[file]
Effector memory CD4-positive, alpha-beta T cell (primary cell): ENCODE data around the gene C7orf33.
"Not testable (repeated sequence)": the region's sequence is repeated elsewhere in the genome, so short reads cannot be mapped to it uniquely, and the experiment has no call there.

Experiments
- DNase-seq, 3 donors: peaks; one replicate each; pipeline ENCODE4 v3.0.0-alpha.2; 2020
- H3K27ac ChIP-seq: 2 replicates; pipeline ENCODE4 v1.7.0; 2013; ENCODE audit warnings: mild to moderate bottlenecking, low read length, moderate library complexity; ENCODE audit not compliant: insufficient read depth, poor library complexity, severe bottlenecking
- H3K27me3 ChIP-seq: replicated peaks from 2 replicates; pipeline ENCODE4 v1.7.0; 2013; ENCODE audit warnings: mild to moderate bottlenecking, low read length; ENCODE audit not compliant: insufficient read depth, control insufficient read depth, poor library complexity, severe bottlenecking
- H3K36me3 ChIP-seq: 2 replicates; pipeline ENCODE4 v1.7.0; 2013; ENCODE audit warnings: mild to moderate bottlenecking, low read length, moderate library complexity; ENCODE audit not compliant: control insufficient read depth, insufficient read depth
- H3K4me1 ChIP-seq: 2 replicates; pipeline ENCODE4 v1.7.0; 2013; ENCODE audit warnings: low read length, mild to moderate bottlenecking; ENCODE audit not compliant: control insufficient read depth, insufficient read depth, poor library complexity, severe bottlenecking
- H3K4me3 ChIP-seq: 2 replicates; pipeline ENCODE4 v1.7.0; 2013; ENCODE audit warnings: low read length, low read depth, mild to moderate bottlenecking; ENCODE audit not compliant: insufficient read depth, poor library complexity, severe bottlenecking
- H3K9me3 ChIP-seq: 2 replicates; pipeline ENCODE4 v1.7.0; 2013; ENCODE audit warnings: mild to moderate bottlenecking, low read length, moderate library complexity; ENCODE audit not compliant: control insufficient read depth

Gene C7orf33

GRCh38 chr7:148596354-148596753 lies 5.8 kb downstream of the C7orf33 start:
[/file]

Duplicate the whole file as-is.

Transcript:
Effector memory CD4-positive, alpha-beta T cell (primary cell): ENCODE data around the gene C7orf33.
"Not testable (repeated sequence)": the region's sequence is repeated elsewhere in the genome, so short reads cannot be mapped to it uniquely, and the experiment has no call there.

Experiments
- DNase-seq, 3 donors: peaks; one replicate each; pipeline ENCODE4 v3.0.0-alpha.2; 2020
- H3K27ac ChIP-seq: 2 replicates; pipeline ENCODE4 v1.7.0; 2013; ENCODE audit warnings: mild to moderate bottlenecking, low read length, moderate library complexity; ENCODE audit not compliant: insufficient read depth, poor library complexity, severe bottlenecking
- H3K27me3 ChIP-seq: replicated peaks from 2 replicates; pipeline ENCODE4 v1.7.0; 2013; ENCODE audit warnings: mild to moderate bottlenecking, low read length; ENCODE audit not compliant: insufficient read depth, control insufficient read depth, poor library complexity, severe bottlenecking
- H3K36me3 ChIP-seq: 2 replicates; pipeline ENCODE4 v1.7.0; 2013; ENCODE audit warnings: mild to moderate bottlenecking, low read length, moderate library complexity; ENCODE audit not compliant: control insufficient read depth, insufficient read depth
- H3K4me1 ChIP-seq: 2 replicates; pipeline ENCODE4 v1.7.0; 2013; ENCODE audit warnings: low read length, mild to moderate bottlenecking; ENCODE audit not compliant: control insufficient read depth, insufficient read depth, poor library complexity, severe bottlenecking
- H3K4me3 ChIP-seq: 2 replicates; pipeline ENCODE4 v1.7.0; 2013; ENCODE audit warnings: low read length, low read depth, mild to moderate bottlenecking; ENCODE audit not compliant: insufficient read depth, poor library complexity, severe bottlenecking
- H3K9me3 ChIP-seq: 2 replicates; pipeline ENCODE4 v1.7.0; 2013; ENCODE audit warnings: mild to moderate bottlenecking, low read length, moderate library complexity; ENCODE audit not compliant: control insufficient read depth

Gene C7orf33

GRCh38 chr7:148596354-148596753 lies 5.8 kb downstream of the C7orf33 start: